to the surprise of the villagers

Linton spent his days and nights there, a sleepless guardian; and–a circumstance concealed from all but me–Heathcliff spent his nights, at least, outside, equally a stranger to repose.

I held no communication with him; still, I was conscious of his design to enter, if he could; and on the Tuesday, a little after dark, when my master, from sheer fatigue, had been compelled to retire a couple of hours, I went and opened one of the windows; moved by his perseverance, to give him a chance of bestowing on the faded image of his idol one final adieu. He did not omit to avail himself of the opportunity, cautiously and briefly: too cautiously to betray his presence by the slightest noise.

Indeed, I shouldn’t have discovered that he had been there, except for the disarrangement of the drapery about the corpse’s face, and for observing on the floor a curl of light hair, fastened with a silver thread; which, on examination, I ascertained to have been taken from a locket hung round Catherine’s neck. Heathcliff had opened the trinket and cast out its contents, replacing them by a black lock of his own. I twisted the two, and enclosed them together.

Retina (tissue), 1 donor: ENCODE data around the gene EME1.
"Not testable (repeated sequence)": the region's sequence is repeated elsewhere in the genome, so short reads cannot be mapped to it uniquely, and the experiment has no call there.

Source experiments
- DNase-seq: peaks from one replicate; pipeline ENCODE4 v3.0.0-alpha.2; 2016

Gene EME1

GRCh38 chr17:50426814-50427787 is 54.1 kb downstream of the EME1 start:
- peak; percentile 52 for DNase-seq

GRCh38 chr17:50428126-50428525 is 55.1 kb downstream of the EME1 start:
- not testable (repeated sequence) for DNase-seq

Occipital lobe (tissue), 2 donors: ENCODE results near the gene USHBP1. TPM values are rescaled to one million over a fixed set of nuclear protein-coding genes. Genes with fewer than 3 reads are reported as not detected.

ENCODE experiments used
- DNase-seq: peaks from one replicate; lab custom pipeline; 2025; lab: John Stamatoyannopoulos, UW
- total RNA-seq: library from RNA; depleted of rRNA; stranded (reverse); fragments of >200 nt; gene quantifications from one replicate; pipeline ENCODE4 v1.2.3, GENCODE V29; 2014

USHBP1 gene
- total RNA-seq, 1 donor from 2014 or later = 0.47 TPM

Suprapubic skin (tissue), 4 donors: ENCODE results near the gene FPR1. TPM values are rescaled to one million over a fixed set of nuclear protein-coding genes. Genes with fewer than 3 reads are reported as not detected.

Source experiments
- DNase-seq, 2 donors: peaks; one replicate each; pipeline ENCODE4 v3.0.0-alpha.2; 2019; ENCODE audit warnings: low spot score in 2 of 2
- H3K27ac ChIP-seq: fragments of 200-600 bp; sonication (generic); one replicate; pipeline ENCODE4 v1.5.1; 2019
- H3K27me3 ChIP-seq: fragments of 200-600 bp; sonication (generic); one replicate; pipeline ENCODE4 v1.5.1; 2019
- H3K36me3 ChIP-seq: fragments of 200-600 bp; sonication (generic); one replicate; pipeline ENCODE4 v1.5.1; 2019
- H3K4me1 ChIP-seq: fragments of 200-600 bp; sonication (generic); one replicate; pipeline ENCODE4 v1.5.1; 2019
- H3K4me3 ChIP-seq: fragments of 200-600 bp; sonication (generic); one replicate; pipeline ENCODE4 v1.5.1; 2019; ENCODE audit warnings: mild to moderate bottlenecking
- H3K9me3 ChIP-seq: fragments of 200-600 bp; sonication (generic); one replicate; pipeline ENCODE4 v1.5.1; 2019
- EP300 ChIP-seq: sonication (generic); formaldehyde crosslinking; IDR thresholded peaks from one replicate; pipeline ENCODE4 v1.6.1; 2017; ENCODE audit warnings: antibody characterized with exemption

Mr Earnshaw was, of course, invited to attend the remains of his sister to the grave; and he sent no excuse, but he never came; so that, besides her husband, the mourners were wholly composed of tenants and servants. Isabella was not asked.

The place of Catherine’s interment,  was neither in the chapel under the carved monument of the Lintons, nor yet by the tombs of her own relations, outside. It was dug on a green slope in a corner of the kirkyard, where the wall is so low that heath and bilberry plants have climbed over it from the moor; and peat mould almost buries it. Her husband lies in the same spot now; and they have each a simple headstone above, and a plain grey block at their feet, to mark the graves compass college.

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